Last week we touched on soil considerations for new vineyards, thank you everyone Spencer Connell and Shelley Bynum Sharpe for your responses!
This week: Sweets
Name and describe various winemaking methods for achieving wines with residual sugar.
I start with one I'm currently studying: Mutage.
Mutage is a process to create vin doux naturel (sweet fortified wine) from all three colors of wine in which pure grape spirits are added during the fermentation process in a proportion of 5 to 10% to stop fermentation. This allows the wines to retain some natural grape sugar.
Riversaltes, in Roussillon, is the birthplace of vin doux naturel and the home of Arnaud de Villeneuve, a physician who introduced the process of mutage for medicinal purposes in the 13th century.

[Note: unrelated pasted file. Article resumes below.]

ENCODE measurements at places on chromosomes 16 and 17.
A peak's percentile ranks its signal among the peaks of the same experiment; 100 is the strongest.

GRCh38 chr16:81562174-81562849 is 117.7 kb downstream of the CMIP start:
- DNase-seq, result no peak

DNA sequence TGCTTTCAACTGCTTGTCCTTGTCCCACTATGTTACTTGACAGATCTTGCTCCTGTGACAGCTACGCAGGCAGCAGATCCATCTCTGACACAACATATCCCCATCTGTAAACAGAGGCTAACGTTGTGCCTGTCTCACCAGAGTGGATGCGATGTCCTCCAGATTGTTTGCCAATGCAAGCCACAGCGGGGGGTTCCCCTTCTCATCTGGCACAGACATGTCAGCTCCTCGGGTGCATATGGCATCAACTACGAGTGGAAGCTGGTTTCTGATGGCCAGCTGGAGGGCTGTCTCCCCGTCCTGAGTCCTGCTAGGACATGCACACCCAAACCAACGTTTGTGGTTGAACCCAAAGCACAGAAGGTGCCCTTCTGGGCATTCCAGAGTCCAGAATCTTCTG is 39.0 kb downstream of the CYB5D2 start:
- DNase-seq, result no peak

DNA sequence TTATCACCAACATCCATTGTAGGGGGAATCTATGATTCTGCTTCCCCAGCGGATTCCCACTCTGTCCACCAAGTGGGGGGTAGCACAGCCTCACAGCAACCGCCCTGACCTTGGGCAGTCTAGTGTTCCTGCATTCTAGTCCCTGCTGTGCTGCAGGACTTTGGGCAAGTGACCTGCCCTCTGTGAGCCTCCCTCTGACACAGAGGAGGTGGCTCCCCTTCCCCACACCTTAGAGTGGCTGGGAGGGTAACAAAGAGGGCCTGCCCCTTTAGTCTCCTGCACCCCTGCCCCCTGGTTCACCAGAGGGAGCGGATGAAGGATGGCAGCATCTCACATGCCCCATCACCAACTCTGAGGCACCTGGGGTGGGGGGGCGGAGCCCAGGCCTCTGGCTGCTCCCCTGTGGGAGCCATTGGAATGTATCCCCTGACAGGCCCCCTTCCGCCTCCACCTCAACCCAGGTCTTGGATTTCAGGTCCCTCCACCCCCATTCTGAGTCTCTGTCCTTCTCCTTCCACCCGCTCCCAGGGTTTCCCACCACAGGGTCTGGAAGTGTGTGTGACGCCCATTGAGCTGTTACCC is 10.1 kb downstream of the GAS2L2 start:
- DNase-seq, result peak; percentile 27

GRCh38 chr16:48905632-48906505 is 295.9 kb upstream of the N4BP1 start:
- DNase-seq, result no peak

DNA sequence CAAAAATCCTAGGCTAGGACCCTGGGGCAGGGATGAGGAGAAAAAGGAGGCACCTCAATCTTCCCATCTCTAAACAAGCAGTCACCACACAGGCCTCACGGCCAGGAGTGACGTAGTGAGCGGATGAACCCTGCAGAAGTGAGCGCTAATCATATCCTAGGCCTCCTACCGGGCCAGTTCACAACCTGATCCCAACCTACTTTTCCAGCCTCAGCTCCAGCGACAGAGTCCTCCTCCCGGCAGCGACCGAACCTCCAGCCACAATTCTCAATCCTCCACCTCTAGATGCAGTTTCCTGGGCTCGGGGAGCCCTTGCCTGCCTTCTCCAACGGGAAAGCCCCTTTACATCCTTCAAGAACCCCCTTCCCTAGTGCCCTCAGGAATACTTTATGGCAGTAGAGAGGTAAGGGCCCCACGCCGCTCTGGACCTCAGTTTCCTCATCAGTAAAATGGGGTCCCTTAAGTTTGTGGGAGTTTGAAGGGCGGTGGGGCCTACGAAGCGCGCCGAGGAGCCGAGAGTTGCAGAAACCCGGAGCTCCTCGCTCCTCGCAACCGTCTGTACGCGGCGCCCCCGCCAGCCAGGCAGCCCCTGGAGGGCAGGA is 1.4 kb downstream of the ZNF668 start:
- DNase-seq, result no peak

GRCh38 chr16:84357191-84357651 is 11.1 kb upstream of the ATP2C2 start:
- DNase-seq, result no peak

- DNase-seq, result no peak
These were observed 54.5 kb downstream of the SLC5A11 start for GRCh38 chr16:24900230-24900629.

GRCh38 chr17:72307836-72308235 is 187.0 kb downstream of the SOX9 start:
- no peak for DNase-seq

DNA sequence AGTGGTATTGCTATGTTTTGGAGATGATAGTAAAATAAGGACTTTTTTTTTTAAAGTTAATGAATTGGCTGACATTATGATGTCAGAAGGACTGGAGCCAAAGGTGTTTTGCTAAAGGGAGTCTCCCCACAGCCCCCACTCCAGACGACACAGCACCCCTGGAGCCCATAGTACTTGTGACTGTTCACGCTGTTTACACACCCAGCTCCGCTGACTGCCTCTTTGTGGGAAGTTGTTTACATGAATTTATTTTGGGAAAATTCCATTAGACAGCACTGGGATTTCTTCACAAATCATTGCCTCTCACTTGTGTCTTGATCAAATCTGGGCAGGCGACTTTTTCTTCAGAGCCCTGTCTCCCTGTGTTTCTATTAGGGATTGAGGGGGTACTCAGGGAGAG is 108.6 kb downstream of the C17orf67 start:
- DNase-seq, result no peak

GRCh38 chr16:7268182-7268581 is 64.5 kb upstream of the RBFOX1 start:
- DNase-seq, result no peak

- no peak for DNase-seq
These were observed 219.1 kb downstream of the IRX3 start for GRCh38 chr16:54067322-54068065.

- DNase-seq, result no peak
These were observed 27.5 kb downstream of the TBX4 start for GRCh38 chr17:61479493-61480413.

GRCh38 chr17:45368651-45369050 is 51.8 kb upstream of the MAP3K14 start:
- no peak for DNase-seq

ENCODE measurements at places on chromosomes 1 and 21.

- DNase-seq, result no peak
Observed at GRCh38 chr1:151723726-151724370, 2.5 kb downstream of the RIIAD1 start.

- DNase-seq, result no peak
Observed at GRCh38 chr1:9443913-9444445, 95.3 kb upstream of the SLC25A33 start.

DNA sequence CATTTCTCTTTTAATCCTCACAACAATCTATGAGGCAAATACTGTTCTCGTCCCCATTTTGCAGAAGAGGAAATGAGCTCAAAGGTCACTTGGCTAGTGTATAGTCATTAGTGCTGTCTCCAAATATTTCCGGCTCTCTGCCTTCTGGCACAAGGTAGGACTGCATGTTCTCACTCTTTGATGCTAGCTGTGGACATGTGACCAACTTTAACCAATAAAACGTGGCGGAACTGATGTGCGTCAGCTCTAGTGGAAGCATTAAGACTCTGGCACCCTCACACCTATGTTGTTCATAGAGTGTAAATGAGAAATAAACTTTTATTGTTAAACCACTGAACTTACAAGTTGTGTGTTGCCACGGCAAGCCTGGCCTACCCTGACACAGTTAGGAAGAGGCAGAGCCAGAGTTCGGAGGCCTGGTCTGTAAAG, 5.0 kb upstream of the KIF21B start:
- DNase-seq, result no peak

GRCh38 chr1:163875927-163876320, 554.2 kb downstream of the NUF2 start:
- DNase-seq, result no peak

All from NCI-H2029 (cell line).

Residual sugar can also be achieved if the grapes have a high level of natural sugar. During fermentation, the yeasts may die from "alcohol poisoning" prior to converting all of the sugar (and thus leaving some behind) due to the high level of alcohol (around 16%) from the sugar that was converted.
Grapes can have high levels of natural sugar by/through:
1. being picked when sugar content is high (left on the vine longer to achieve extra ripeness);
2. laying them out on mats to dry out, which concentrates the sugars (think Amarone for example of part 1 and 2);
3. letting the grapes freeze on the vine such that water can be separated from sugar juice (icewine); and
4. Botrytis (noble rot) that consumes some of the water in the grape's pulp thereby concentrating the sugar.